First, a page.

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Garfield, the Lovable Fat Cat
Jim Davis was born in Fairmont, Indiana, and he grew up on a small farm with his mother and father, one brother and 25 cats. I guess that's where he came up with so many of his humorous Garfield cartoon strips. Davis went to Ball state University. At Ball State, he was a member of the Theta Xi fraternity. While there, he had the improbable accolade of having one of the lowest cumulative GPA's in the history of Ball State.An accolade fortuitously shared with David Letterman, the talk show host of the Late Show.
Davis now resides in Muncie, Indiana, where Garfield is written along his staff at his company, Paws, Inc., which began in 1981. Ironically, DavisLabrador retriever when he started Garfield, and did not own catsbecause of his wife’s allergies. After divorcing his first wife and her allergies to cats, Davis along with his new wife, expanded his animal family to include two cats and another dog.
Before deciding to create Garfield, Davis worked at an advertising agency and in 1969 he began assisting Tom Ryan with his comic strip, Tumbleweeds. Following that, He did his own strip called Gnorm Gnat, about bugs. It ran for five years in a Michigan newspaper. Davis tried to sell it to a national comic strip syndicate, but an editor told him, "Your art is good, your gags are great, but bugs — nobody can relate with bugs!"
Garfield is a humorous comic strip based on the lives of a fat, lazy, arrogant orange cat that graves lasagna, coffee, and his remote control. He was born on the comic strip pages in 41 newspapers on June 19, 1978. The other main characters of the strip are his nerdy owner, Jon Arbuckle, and Odie, a good-natured but very dense dog. Garfield quickly became the fastest growing and most widely syndicated comic strip ever. Today, the strip is read in over 2570 newspapers by 263,000,000 people around the globe.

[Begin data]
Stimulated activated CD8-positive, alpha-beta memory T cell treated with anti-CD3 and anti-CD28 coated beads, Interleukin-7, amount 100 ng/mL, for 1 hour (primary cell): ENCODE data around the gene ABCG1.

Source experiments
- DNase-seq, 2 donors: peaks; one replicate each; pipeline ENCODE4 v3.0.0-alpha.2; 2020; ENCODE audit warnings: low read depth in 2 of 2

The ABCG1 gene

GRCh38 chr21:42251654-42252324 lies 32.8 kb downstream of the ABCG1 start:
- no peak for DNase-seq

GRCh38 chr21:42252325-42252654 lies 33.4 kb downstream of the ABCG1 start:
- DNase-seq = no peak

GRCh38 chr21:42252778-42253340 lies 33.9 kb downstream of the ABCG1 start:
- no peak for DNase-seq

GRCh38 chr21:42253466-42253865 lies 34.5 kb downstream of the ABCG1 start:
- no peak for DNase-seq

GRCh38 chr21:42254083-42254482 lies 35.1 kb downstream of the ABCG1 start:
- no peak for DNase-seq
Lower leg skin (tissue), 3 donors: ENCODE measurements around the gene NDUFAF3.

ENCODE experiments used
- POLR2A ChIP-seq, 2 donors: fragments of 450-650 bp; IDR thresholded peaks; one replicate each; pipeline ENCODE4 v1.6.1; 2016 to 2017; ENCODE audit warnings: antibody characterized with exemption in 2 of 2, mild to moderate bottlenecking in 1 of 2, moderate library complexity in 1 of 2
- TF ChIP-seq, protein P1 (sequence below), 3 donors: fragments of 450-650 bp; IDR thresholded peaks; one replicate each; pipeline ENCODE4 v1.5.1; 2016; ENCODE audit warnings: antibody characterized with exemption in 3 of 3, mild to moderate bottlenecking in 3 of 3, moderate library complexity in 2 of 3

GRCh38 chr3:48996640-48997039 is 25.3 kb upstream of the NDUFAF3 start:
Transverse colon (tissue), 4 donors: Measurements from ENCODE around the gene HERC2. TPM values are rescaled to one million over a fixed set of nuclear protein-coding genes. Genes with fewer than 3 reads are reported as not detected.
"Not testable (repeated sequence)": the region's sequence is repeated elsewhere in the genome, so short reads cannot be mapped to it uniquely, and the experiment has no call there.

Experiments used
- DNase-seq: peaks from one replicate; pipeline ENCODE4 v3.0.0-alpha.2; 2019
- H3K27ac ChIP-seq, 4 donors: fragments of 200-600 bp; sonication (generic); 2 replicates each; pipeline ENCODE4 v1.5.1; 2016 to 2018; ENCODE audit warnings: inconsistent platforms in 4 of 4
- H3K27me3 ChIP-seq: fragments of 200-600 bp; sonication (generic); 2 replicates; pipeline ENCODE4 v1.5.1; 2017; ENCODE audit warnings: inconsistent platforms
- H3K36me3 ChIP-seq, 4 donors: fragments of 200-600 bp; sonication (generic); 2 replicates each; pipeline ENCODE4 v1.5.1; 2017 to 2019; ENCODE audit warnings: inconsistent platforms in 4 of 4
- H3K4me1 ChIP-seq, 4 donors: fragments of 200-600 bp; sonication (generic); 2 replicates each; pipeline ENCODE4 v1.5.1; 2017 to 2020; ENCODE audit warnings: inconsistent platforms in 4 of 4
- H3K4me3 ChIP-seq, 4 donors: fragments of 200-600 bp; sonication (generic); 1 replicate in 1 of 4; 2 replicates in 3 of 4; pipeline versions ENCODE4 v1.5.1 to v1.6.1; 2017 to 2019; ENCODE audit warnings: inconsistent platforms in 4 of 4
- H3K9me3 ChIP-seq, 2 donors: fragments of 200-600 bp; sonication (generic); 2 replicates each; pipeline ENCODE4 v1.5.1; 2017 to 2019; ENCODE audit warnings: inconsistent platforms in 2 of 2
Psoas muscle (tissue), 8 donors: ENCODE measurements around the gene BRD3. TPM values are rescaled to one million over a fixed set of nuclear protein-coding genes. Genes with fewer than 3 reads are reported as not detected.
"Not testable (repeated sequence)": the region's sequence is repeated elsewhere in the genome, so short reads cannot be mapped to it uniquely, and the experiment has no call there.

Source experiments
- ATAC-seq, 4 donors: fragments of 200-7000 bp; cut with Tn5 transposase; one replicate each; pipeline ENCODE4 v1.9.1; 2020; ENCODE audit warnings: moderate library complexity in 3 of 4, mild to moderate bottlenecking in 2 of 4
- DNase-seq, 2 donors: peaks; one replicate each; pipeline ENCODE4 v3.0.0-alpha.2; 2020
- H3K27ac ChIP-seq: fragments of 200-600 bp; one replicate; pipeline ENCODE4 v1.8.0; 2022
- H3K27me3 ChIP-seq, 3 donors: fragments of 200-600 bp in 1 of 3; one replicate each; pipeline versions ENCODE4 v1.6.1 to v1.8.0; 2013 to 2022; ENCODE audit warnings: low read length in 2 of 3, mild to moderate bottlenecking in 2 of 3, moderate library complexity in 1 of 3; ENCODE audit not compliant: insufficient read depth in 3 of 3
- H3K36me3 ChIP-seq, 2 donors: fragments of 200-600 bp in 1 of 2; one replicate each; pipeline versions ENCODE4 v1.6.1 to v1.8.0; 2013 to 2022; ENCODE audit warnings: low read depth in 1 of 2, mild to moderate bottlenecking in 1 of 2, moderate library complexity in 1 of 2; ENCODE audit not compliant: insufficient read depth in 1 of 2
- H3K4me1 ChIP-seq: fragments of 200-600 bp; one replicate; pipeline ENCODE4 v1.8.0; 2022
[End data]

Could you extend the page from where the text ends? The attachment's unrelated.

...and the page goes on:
Garfield is named after Davis’s grandfather, who’s middle name was Garfield, who in fact was named after President James Garfield who was assassinated while in office.
With the huge success of the comic strip it created a beloved cartoon on CBS-TV for 7 years called, "Garfield & Friends," The show is currently in syndication around the world and is available on DVD as well. Over 130,000,000 Garfield books have been sold worldwide, and Garfield shows no signs of disappearing very soon.
Twentieth Century Fox gave the fat cat unending fame with a feature film, Garfield: The Movie and a sequel, Garfield: A Tail of Two Kitties..
"He's a human in a cat suit," as creator Jim Davis likes to say, is a big reason that people relate so much to Garfield. He hates Mondays and loves to watch TV. He'd rather pig out than work out. His disfavor to diet and exercise is obvious. He prefers lay-downs to sit-ups. Mornings would be much more tolerable if they started later. The only way to start the day is with a cup of coffee "strong enough to sit up and bark." What could be more human than that?
Garfield, Fat, Lazy, and Lovable, says and does the things that we all want to say and do, if we could actually get away with it. People nowadays are made to feel remorseful for overeating and sleeping in late. “Garfield defends our right to grab a jelly donut and take a long afternoon nap," says Davis. "Somehow, Garfield relieves our guilt and we love him for it."
Garfield is never at a loss for words. Part of his overall appeal is his exclusive way of looking at things in life. Here are some of Garfield's more astute observations.
"Diet is 'die' with a 't'."
"I'll rise, but I won't shine."
"Never trust a smiling cat."
"The meek shall inherit squat."
"I'm not overweight, I'm undertall."
"Show me a good mouser, and I'll show you a cat with bad breath"